Hundreds of Alabama's Amazon Union Votes Contested as Ballot Counting Begins

Votes were contested as the National Labor Relations Board began the counting process in a unionization effort at an Amazon warehouse in Bessemer, Alabama.

The Retail, Wholesale and Department Store Union representing Bessemer workers said about 55 percent of the nearly 6,000 workers who were eligible cast a vote. But the union said that Amazon challenged "hundreds" of the votes, mainly on the basis of the voter's work status or eligibility to vote, the Associated Press reported.

The margin of victory must be greater than the number of contested votes in order to determine a winner, or the vote will be escalated to a hearing on whether or not to open and count the questioned votes.

For more reporting from Newsweek's Scott McDonald, see below.

President Joe Biden spoke to workers in America last month who would soon vote on whether to join a union. Though the message was for all of the nation, it was really meant for a faction of Amazon workers in Alabama.

"I have long said America wasn't built by Wall Street, it was built by the middle class. And unions built the middle class," the president said. "Unions put power in the hands of the workers. They level the playing field. They give you a stronger voice for your health, your safety, higher wages, protections from racial discrimination and sexual harassment."

Workers in Alabama – and all across America – are voting on whether to organize a union in their workplace. It’s a vitally important choice – one that should be made without intimidation or threats by employers.

Every worker should have a free and fair choice to join a union.

— President Biden (@POTUS) March 1, 2021

Biden said workers should not feel threatened on whether they should join a union, nor which ones they should choose. He cited the National Labor Relations Act, saying, "we should encourage unions."

"Today, and over the next few days and weeks, workers in Alabama and all across America are voting on whether to organize a union in their workplace. This is vitally important—a vitally important choice as America grapples with the deadly pandemic, the economic crisis and the reckoning on race—what it reveals the deep disparities that still exist in our country."

Biden added that there should be "no intimidation, no coercion, no threats, no anti-union propaganda. No supervisor should confront employees about their union preferences."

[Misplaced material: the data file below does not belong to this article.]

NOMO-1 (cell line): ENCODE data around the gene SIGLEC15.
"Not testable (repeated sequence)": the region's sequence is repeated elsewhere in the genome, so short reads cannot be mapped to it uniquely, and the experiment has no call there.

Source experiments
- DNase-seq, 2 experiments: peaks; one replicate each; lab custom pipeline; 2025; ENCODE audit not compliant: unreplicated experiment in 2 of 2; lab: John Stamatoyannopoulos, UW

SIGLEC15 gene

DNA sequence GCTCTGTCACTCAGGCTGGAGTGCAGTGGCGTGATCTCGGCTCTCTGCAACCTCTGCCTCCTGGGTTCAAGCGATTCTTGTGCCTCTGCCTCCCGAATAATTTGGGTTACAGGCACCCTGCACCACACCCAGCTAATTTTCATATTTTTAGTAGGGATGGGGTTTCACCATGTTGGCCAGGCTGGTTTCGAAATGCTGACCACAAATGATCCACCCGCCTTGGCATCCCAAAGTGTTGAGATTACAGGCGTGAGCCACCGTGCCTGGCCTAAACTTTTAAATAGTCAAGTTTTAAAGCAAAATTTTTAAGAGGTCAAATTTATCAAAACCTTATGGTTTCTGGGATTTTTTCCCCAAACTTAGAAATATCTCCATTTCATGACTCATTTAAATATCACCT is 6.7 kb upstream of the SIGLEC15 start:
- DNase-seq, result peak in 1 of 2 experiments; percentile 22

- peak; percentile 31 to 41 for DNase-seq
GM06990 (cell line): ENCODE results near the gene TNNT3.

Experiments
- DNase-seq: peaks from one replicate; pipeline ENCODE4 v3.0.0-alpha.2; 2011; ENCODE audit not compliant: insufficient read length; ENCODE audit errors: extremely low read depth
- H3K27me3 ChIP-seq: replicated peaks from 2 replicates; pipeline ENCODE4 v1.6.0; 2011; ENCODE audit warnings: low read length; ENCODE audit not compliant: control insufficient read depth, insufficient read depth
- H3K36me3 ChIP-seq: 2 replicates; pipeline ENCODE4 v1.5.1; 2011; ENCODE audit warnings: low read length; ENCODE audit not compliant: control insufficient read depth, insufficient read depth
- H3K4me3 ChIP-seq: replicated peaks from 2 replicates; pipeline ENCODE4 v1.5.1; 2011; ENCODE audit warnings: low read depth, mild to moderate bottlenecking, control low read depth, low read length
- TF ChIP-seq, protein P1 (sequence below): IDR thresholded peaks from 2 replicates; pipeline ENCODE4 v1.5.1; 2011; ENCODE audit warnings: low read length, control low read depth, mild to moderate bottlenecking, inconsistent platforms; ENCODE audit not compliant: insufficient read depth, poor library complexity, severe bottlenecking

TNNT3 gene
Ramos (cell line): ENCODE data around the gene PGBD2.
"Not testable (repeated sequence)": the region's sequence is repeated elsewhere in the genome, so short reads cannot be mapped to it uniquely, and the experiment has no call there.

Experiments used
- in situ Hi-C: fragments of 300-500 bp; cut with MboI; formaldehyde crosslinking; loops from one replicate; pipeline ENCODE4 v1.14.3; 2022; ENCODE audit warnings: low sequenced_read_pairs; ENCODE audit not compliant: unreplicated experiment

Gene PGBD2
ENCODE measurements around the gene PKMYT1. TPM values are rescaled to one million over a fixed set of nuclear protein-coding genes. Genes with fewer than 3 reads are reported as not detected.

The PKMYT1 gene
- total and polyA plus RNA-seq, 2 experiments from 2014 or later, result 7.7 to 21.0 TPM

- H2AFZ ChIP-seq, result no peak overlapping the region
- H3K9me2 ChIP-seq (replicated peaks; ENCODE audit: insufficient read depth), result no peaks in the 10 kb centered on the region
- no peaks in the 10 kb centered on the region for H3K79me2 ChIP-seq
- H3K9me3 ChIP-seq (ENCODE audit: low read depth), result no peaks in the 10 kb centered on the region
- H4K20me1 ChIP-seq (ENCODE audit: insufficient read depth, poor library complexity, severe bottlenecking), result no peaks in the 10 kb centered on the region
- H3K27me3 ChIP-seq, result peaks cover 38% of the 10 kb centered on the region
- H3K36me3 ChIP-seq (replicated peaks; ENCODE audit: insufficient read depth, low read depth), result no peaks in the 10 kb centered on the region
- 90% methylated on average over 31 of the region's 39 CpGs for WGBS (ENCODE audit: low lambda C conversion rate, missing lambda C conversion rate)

Amazon union
Votes were contested as the National Labor Relations Board began counting votes for the unionization of Amazon warehouse workers in Bessemer, Alabama. In the photo, a union supporter stands before sunrise outside the, Inc. BHM1 fulfillment center on March 29, 2021, in Bessemer, Alabama. PATRICK T. FALLON/AFP via Getty Images

For more reporting from The Associated Press, see below.

If the union wins, it would be the first in Amazon's 26-year history. But the vote also has wide-reaching implications beyond Amazon, which is now the second-largest private employer in the U.S. after retailer Walmart.

Labor organizers hope a win in Bessemer will inspire thousands of workers nationwide—and not just at Amazon—to consider unionizing. For Amazon, which has more than 950,000 workers in the U.S., it would mean a blow to its profits and could alter its business operations.

The labor board has already reviewed each vote, reading names and signatures on the envelopes with representatives from Amazon and the retail union, both of which had a chance to contest those votes. Contested votes were put to the side and not opened.

The next step is to open the uncontested votes from their envelopes and start counting "yes" or "no" votes.

Even if there's a clear winner, the battle may be far from over. If workers vote against forming a union, the retail union could file objections accusing Amazon of tainting the election in some way, which could lead to to a redo of the election if the labor board agrees. Amazon could file its own objections if the workers vote to form a union.